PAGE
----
Milo residents re-dedicate town’s Civil War monument on August 12

Gathering at a local cemetery beneath a beautiful late summer sky, residents of Milo re-dedicated their town’s Civil War monument this August with capable assistance from Civil War descendants and re-enactors.

The Milo Civil War monument was re-dedicated on Saturday, August 12 as part of the town’s bicentennial observances. (Brian F. Swartz Photo)

Participating organizations included the Milo Historical Society; the Sarah Elizabeth Palmer Tent No. 23, Daughters of Union Veterans of the Civil War; the Col. C. S. Douty Camp No. 11, Sons of Union Veterans of the Civil War; re-enactors from Co. B, 20th Maine Infantry Regiment; and the Marine Corps League.

Milo lies where the Pleasant, Piscataquis, and Sebec rivers meet in rural Piscataquis County. The town had 959 residents in 1860, according to the federal census; many men went to war, particularly with the 2nd Maine Infantry, 6th Maine Infantry, and 1st Maine Heavy Artillery regiments. Some men did not return.

Members of the local Jane Carver Sampson Tent, DUVCW, decided in 1927 to replace an existing wooden memorial “with a stone memorial,” said Estella Bennett, the DUVCW’s Department of Maine president. The Milo Fire Department “and other patriotic organizations and friends in town” assisted with the fund raising, she said.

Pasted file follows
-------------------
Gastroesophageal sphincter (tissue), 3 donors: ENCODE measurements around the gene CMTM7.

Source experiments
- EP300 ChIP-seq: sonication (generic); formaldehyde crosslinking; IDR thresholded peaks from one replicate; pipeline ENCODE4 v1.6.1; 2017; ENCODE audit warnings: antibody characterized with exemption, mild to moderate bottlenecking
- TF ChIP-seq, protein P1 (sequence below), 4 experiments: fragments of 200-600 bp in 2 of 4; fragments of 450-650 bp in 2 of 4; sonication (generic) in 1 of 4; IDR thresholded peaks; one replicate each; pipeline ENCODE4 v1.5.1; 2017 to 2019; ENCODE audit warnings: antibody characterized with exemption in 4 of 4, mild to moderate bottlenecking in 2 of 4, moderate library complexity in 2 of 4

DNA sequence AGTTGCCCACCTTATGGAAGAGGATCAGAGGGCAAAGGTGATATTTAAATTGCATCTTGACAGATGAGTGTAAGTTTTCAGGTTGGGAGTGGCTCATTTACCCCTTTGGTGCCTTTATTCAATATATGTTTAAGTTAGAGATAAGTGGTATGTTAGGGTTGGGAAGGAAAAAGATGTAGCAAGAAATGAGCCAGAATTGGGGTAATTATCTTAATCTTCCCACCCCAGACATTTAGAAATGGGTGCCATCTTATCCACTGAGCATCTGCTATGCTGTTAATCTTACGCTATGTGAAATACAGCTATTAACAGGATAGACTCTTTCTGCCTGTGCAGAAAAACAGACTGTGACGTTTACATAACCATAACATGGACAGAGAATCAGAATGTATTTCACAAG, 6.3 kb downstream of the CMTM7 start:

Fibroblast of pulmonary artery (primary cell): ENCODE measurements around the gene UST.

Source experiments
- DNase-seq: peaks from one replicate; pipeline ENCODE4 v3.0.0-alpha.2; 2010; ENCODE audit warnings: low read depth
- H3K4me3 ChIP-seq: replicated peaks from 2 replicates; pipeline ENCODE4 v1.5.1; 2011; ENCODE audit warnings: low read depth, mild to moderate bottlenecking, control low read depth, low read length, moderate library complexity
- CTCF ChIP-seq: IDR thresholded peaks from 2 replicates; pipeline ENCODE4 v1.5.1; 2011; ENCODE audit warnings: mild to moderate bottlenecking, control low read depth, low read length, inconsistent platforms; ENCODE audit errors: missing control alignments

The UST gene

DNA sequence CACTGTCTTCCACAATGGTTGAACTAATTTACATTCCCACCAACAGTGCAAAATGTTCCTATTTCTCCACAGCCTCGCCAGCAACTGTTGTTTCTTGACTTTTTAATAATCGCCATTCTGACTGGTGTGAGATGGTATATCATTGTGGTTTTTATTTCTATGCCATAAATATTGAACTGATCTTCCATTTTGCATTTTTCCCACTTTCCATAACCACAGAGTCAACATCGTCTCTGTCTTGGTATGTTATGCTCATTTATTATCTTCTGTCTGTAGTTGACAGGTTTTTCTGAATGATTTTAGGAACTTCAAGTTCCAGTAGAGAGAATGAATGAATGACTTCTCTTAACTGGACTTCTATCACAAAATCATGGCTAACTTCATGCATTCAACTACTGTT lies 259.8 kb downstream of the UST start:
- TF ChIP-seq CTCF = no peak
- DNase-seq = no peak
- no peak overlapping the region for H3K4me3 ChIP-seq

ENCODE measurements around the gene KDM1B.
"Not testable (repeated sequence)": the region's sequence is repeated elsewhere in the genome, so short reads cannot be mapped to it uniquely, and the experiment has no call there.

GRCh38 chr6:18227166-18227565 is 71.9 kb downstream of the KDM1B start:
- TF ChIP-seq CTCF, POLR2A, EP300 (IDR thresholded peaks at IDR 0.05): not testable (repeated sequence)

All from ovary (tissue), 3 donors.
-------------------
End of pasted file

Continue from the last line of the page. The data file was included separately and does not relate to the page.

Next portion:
Town residents dedicated the monument, a gray granite shaft placed in the Evergreen Cemetery on Park Street, during a well-attended ceremony held on May 20, 1931. The Jane Carver Sampson Tent disbanded years later.

Re-enactors from Co. B, 20th Maine Regiment, provided one of two color guards for the Milo ceremony. (BFS)

In the 21st century, Milo resident and Marine Corps veteran Ronald Knowles spearheaded an effort to create a well-designed Veterans Memorial at the cemetery’s main Park Street entrance. The town moved its Civil War monument to a prominent location near the street and within the Veterans Memorial a few years ago, and residents decided to re-dedicate the monument during the town’s 2023 bicentennial festivities.